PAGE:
In practical use, there are some detectable differences. Because the barrel on the V11 is lighter, there is a slight increase in muzzle rise during shooting. In slow fire, it is almost imperceptible; however, during faster strings of fire it becomes evident. Besides the heavier, longer barrel, the V7 has an additional 3 inches of handguard mounting space, allowing us to extend our forward hand for additional control.
In my shooting drills, the V11 shined. Internet expertise dictates that a heavier barrel will track more smoothly, but the lighter V11 was faster on target and transitioned between targets more quickly and smoothly. Even on the shot timer, my time to target was about .05 seconds faster with the V11 than the V7. Besides that, I don't have many quantifiable reasons to tell you why, but the V11 just felt better to me. It was livelier in the hand, and I found myself defaulting to it when pushing myself through training, especially on steel or when I wanted to go fast.
There's another myth floating around in regard to lightweight guns (and lightweight barrels in particular). "Lightweight barrels are less accurate than their heavier counterparts." This is a mixed bag of truth and straight-up ignorance. For a shot or two, maybe even three, there is no difference in accuracy. However, since a lightweight barrel is thinner, it does heat up faster. This can increase dispersion over the course of a string of shots. Lighter barrels are also more prone to harmonic imbalance and more sensitive to contact with handguards. In a free-floated AR platform, I would expect intrinsic accuracy to be roughly identical, especially if both barrels were made with equal attention to quality. With the V11, I noticed that groups would open up just a bit with the fourth and fifth shots of a five-shot string. It wasn't much – anywhere from ⅛- to ⅜-inch, but it bears mentioning. Because I'm of the curious type, I ran a little experiment. I shot a couple of five-shot groups, waiting a minute between each shot. In that time, that little bit of dispersion disappeared and groups shrank to about 1½ inches at 100 yards. The V7, with its heavier profile barrel, was not affected in the same way. It shot consistently with my baseline Black Hills 77-grain load at right around 1¼ inches. Because the V7 has an extra 1½ inches of barrel, its velocities were anywhere from 30 to 50 fps greater with any given load. It's been my experience that heavier bullets like the ones tested usually bleed less velocity than the lightweight screamers. There is probably someone reading this right now, yelling, "Only a minute and a half at a hundred?" Cool your jets, turbo. I shot both guns from prone over a pack with an optic that made sense for the intended purpose of the carbines: the Trijicon TR-24G optic in a LaRue mount. If I really wanted to juice the results, I would have bolted the guns to a bench and used a high magnification optic with a more precise reticle. But that wouldn't be fair to G&A readers who want a serious work rifle.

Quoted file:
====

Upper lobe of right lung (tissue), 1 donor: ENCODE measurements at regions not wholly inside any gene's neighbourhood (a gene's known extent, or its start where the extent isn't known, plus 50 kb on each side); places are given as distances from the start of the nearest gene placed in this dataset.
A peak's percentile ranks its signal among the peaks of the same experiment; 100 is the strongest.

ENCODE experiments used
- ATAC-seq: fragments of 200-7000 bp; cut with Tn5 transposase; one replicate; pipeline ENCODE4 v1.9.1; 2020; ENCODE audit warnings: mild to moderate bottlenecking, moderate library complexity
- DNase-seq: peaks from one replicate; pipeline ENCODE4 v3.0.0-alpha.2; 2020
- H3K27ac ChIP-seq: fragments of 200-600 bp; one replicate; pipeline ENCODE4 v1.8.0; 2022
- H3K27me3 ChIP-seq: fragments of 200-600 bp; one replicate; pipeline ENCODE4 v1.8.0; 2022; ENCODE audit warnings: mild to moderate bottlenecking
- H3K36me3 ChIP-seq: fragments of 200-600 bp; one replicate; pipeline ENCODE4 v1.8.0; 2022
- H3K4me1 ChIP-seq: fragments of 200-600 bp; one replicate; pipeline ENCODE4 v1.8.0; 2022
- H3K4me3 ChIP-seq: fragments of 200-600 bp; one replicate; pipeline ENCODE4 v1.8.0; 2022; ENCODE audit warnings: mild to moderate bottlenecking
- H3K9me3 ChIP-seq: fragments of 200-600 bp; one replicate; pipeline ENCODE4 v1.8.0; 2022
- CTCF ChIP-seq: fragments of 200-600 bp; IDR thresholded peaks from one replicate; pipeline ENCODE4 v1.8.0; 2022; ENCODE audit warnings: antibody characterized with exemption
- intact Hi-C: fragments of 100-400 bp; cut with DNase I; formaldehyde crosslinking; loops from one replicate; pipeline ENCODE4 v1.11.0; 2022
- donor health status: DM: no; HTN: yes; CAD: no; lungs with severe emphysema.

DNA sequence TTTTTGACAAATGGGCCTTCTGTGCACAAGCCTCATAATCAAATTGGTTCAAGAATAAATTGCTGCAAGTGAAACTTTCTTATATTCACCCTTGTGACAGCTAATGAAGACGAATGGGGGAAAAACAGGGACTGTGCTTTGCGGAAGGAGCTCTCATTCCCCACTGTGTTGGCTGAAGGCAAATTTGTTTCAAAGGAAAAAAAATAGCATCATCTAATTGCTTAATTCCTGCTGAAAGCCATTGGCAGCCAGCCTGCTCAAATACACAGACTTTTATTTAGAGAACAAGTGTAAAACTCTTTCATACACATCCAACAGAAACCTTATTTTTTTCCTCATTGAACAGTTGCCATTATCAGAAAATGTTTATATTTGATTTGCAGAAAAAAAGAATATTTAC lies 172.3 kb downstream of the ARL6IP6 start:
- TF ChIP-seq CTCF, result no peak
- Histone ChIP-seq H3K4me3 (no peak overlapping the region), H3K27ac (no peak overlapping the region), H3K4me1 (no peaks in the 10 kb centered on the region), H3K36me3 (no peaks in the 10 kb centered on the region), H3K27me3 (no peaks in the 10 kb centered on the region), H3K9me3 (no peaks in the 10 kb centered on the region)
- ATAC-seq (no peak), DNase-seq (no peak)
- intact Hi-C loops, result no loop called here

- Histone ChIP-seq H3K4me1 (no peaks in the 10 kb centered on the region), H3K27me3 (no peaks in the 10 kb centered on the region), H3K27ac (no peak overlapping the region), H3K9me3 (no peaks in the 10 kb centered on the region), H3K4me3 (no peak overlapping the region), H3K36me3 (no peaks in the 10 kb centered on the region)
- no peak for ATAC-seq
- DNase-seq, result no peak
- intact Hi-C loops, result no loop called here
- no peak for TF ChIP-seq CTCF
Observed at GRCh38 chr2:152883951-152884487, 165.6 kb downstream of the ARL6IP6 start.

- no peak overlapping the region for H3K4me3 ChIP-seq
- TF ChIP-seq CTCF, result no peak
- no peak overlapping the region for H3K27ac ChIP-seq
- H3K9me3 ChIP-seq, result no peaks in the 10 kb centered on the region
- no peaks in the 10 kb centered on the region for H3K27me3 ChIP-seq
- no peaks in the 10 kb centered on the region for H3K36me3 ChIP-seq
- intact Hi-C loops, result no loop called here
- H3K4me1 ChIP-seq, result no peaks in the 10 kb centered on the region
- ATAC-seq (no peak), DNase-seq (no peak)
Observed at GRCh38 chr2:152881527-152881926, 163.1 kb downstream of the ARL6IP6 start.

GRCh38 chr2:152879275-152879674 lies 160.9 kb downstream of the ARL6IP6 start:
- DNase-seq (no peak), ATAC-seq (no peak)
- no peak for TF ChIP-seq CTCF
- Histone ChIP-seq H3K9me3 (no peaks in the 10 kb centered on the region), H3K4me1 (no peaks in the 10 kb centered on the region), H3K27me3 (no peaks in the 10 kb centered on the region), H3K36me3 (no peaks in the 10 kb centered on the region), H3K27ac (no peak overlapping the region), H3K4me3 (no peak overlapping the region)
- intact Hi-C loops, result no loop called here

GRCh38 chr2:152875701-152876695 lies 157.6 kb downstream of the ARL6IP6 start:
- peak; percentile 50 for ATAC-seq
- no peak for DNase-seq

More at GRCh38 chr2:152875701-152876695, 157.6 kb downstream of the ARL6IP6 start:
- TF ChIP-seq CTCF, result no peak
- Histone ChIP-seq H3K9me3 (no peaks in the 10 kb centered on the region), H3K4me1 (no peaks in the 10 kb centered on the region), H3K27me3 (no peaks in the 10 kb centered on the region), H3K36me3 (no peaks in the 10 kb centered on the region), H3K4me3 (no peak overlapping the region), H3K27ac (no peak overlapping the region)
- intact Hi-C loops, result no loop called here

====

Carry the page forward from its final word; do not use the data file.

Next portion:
As I mentioned before, the barrels are cold-hammer forged, chrome plated and 4150 CV ordnance steel. They are meant to provide good accuracy with long lasting cycles of fire, and they do this in spades. The Mil-Spec for accuracy out of a carbine is 4 MOA, and both of these rifles do less than half of that. That's a win.
Your needs should drive your gear. The V11 SLW is the finest lightweight rifle I've ever tested, and I'm not giving it back. I'm not entirely convinced that KeyMod is a panacea, but I'll have time to push the gun hard and sort that out. The V7 is one of the best examples of a general purpose rifle, and if I could afford both, I'd keep it as well. Daniel Defense makes the right fighting gun for us regardless of our mission. From short barreled rifles (SBR) to designated marksman rifles (DMR), DD has us covered.